Despite overwhelming approval in the House — and a poll released last week that found 63% of New Hampshire voters support such legislation — the Senate tabled HB 618 on Thursday evening
That would have removed criminal penalties for possession of small amounts of marijuana.
After Senators voted 9-15 to overturn the Judiciary Committee’s recommendation that the bill be killed, Sens. Jeb Bradley (R-Wolfeboro) and David Pierce (D-Etna) proposed a compromise floor amendment to HB 618. Four senators argued strongly against the bill and the amendment: David Boutin (R-Hooksett), Sharon Carson (R-Londonderry), Gary Daniels (R-Milford), and Jeannie Forrester (R-Meredith). Senators were unable to agree on the language and the bill was tabled.
HB 618, which the House approved 297-67 in March, would have made possession of up to one-half ounce of marijuana a civil violation punishable by a fine of $100 for a first offense, $200 for a second offense, and $500 for a third or subsequent offense. Under current state law, possession of any amount of marijuana is a misdemeanor punishable by up to one year in prison and a fine of up to $2,000.
“The Senate’s failure to adopt this moderate, commonsense legislation is truly stunning,” said Matt Simon, Goffstown-based New England political director for the Marijuana Policy Project. “There is also exceptionally strong public support. Voters are clearly tired of New Hampshire being the only state left in New England that criminalizes people for simple marijuana possession.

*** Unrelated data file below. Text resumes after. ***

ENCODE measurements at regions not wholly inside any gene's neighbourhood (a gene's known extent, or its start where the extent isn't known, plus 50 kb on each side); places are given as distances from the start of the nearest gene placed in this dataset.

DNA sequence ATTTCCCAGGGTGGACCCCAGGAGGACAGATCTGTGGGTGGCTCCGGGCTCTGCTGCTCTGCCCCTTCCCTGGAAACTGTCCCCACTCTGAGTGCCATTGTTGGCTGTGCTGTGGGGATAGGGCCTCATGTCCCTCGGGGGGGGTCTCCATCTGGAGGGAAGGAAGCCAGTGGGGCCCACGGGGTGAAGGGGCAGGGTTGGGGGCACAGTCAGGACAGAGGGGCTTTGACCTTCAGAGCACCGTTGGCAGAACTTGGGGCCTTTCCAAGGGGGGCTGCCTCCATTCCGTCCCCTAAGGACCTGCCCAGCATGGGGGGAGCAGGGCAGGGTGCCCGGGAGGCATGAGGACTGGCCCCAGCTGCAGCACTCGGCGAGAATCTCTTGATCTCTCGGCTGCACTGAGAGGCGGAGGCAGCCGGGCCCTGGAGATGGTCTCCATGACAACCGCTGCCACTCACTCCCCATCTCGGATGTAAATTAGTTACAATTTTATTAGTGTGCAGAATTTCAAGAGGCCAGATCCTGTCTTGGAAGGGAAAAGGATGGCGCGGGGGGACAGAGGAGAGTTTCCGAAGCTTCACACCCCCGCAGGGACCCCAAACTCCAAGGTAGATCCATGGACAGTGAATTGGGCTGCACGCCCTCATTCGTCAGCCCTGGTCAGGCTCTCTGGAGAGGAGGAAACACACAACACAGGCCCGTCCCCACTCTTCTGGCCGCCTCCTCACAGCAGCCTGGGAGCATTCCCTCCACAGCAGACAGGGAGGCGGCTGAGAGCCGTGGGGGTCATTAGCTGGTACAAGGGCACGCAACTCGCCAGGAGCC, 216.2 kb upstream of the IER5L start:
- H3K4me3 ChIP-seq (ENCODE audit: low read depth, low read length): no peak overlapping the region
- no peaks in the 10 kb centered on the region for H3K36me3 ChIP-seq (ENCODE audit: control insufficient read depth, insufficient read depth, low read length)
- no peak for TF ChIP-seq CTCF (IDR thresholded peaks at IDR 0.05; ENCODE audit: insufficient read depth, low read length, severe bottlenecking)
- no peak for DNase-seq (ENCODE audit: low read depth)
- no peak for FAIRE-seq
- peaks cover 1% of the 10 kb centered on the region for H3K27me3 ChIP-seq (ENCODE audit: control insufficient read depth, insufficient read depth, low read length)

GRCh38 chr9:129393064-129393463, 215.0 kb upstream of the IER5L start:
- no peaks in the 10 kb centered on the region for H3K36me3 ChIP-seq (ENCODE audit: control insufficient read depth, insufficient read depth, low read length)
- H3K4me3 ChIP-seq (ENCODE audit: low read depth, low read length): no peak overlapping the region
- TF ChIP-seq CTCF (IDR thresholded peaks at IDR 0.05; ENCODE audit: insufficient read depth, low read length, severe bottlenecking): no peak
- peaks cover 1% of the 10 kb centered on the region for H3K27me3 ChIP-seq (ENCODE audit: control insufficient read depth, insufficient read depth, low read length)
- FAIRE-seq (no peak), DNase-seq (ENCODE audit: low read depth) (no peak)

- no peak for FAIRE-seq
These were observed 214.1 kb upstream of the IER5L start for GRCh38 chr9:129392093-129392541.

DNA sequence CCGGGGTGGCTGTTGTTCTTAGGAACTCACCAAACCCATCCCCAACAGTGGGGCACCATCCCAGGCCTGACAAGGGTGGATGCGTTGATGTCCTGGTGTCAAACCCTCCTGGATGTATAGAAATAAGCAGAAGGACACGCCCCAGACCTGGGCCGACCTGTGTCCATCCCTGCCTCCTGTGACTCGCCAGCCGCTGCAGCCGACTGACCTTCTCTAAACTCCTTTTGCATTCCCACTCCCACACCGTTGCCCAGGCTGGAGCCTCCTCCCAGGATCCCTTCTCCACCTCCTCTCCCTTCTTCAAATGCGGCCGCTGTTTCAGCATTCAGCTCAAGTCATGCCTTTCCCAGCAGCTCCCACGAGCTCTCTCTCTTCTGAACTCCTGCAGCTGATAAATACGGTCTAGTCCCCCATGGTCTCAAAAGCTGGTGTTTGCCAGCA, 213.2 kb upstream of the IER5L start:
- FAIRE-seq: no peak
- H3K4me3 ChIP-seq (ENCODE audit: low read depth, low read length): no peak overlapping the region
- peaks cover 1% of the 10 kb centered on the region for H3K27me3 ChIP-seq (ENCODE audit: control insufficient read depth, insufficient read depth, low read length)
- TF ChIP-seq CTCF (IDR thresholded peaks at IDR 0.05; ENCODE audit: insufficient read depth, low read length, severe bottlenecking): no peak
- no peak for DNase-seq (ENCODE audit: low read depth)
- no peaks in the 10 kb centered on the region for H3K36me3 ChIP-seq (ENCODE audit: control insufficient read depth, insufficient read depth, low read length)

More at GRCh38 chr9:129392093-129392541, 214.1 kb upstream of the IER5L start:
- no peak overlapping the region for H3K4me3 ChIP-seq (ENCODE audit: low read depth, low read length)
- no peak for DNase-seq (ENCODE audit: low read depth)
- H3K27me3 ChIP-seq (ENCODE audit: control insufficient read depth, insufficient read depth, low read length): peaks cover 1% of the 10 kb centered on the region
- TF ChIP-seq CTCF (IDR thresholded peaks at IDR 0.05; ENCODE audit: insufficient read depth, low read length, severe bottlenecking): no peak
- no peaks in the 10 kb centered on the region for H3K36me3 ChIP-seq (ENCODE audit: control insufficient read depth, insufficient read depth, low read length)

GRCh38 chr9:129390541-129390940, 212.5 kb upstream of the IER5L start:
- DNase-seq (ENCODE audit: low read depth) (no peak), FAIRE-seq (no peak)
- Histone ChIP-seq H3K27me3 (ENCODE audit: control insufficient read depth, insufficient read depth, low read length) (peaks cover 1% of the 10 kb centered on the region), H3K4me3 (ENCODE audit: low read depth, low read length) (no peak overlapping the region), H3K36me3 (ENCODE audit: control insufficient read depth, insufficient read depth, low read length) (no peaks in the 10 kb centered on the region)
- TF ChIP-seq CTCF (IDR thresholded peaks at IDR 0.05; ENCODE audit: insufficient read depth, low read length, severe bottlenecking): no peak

“The senators who led the effort to block this bill should explain why they think citizens should be branded as criminals for possessing a substance that is less harmful than alcohol.”
Three out of five adults in New Hampshire (63%) support removing criminal penalties for marijuana possession, according to a WMUR Granite State Poll released last week. Only 27% said they were opposed.
New Hampshire is the only state in New England that treats simple marijuana possession as a criminal offense with the potential for jail time. Nineteen states and the District of Columbia have removed the threat of jail for simple marijuana possession. The Illinois General Assembly approved a similar measure last month, which is now awaiting action from the governor.
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The Marijuana Policy Project, the nation’s largest marijuana policy organization, has been responsible for changing most state-level marijuana laws since 2000. For more information, visithttp://www.MarijuanaPolicy.org">.